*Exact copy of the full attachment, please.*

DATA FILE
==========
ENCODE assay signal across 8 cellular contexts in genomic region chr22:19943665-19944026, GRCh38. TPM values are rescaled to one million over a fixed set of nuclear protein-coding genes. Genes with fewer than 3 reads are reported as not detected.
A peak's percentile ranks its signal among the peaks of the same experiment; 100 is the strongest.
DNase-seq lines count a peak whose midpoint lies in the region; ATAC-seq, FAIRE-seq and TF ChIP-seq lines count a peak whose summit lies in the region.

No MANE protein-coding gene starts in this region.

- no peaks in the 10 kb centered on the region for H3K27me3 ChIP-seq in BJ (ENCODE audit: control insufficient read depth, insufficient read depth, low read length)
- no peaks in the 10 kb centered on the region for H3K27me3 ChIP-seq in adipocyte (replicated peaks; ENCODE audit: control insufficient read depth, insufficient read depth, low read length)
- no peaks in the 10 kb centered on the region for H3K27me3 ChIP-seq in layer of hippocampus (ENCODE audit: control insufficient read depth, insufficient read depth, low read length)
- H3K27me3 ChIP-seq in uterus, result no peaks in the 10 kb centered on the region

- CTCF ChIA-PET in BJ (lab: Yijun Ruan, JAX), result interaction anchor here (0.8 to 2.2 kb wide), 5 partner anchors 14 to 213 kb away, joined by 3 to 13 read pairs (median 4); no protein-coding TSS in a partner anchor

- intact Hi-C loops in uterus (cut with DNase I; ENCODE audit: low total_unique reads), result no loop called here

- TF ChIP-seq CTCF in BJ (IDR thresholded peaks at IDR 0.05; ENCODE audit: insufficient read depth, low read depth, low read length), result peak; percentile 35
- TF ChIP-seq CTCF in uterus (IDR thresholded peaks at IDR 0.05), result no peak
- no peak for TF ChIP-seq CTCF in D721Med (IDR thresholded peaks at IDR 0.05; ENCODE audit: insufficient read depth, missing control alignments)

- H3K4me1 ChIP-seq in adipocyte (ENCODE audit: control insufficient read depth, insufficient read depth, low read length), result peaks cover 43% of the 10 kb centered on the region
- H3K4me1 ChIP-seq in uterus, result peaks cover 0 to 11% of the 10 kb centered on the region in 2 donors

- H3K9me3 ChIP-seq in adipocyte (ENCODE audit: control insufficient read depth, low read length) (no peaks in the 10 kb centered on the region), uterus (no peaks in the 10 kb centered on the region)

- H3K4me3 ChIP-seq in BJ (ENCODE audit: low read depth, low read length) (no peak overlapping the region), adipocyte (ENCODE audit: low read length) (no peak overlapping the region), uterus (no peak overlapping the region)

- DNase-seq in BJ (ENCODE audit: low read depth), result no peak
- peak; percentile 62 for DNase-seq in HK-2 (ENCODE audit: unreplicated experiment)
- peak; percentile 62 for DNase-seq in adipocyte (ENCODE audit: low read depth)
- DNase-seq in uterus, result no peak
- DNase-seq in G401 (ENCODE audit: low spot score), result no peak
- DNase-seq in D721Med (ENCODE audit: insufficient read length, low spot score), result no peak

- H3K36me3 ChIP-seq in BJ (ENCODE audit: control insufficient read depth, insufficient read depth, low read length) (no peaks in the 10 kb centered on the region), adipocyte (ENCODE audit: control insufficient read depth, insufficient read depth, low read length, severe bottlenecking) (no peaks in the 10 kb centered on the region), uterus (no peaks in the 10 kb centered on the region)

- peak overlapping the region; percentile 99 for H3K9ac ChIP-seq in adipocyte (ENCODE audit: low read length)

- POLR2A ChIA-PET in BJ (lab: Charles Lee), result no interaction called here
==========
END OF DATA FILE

ENCODE assay signal across 8 cellular contexts in genomic region chr22:19943665-19944026, GRCh38. TPM values are rescaled to one million over a fixed set of nuclear protein-coding genes. Genes with fewer than 3 reads are reported as not detected.
A peak's percentile ranks its signal among the peaks of the same experiment; 100 is the strongest.
DNase-seq lines count a peak whose midpoint lies in the region; ATAC-seq, FAIRE-seq and TF ChIP-seq lines count a peak whose summit lies in the region.

No MANE protein-coding gene starts in this region.

- no peaks in the 10 kb centered on the region for H3K27me3 ChIP-seq in BJ (ENCODE audit: control insufficient read depth, insufficient read depth, low read length)
- no peaks in the 10 kb centered on the region for H3K27me3 ChIP-seq in adipocyte (replicated peaks; ENCODE audit: control insufficient read depth, insufficient read depth, low read length)
- no peaks in the 10 kb centered on the region for H3K27me3 ChIP-seq in layer of hippocampus (ENCODE audit: control insufficient read depth, insufficient read depth, low read length)
- H3K27me3 ChIP-seq in uterus, result no peaks in the 10 kb centered on the region

- CTCF ChIA-PET in BJ (lab: Yijun Ruan, JAX), result interaction anchor here (0.8 to 2.2 kb wide), 5 partner anchors 14 to 213 kb away, joined by 3 to 13 read pairs (median 4); no protein-coding TSS in a partner anchor

- intact Hi-C loops in uterus (cut with DNase I; ENCODE audit: low total_unique reads), result no loop called here

- TF ChIP-seq CTCF in BJ (IDR thresholded peaks at IDR 0.05; ENCODE audit: insufficient read depth, low read depth, low read length), result peak; percentile 35
- TF ChIP-seq CTCF in uterus (IDR thresholded peaks at IDR 0.05), result no peak
- no peak for TF ChIP-seq CTCF in D721Med (IDR thresholded peaks at IDR 0.05; ENCODE audit: insufficient read depth, missing control alignments)

- H3K4me1 ChIP-seq in adipocyte (ENCODE audit: control insufficient read depth, insufficient read depth, low read length), result peaks cover 43% of the 10 kb centered on the region
- H3K4me1 ChIP-seq in uterus, result peaks cover 0 to 11% of the 10 kb centered on the region in 2 donors

- H3K9me3 ChIP-seq in adipocyte (ENCODE audit: control insufficient read depth, low read length) (no peaks in the 10 kb centered on the region), uterus (no peaks in the 10 kb centered on the region)

- H3K4me3 ChIP-seq in BJ (ENCODE audit: low read depth, low read length) (no peak overlapping the region), adipocyte (ENCODE audit: low read length) (no peak overlapping the region), uterus (no peak overlapping the region)

- DNase-seq in BJ (ENCODE audit: low read depth), result no peak
- peak; percentile 62 for DNase-seq in HK-2 (ENCODE audit: unreplicated experiment)
- peak; percentile 62 for DNase-seq in adipocyte (ENCODE audit: low read depth)
- DNase-seq in uterus, result no peak
- DNase-seq in G401 (ENCODE audit: low spot score), result no peak
- DNase-seq in D721Med (ENCODE audit: insufficient read length, low spot score), result no peak

- H3K36me3 ChIP-seq in BJ (ENCODE audit: control insufficient read depth, insufficient read depth, low read length) (no peaks in the 10 kb centered on the region), adipocyte (ENCODE audit: control insufficient read depth, insufficient read depth, low read length, severe bottlenecking) (no peaks in the 10 kb centered on the region), uterus (no peaks in the 10 kb centered on the region)

- peak overlapping the region; percentile 99 for H3K9ac ChIP-seq in adipocyte (ENCODE audit: low read length)

- POLR2A ChIA-PET in BJ (lab: Charles Lee), result no interaction called here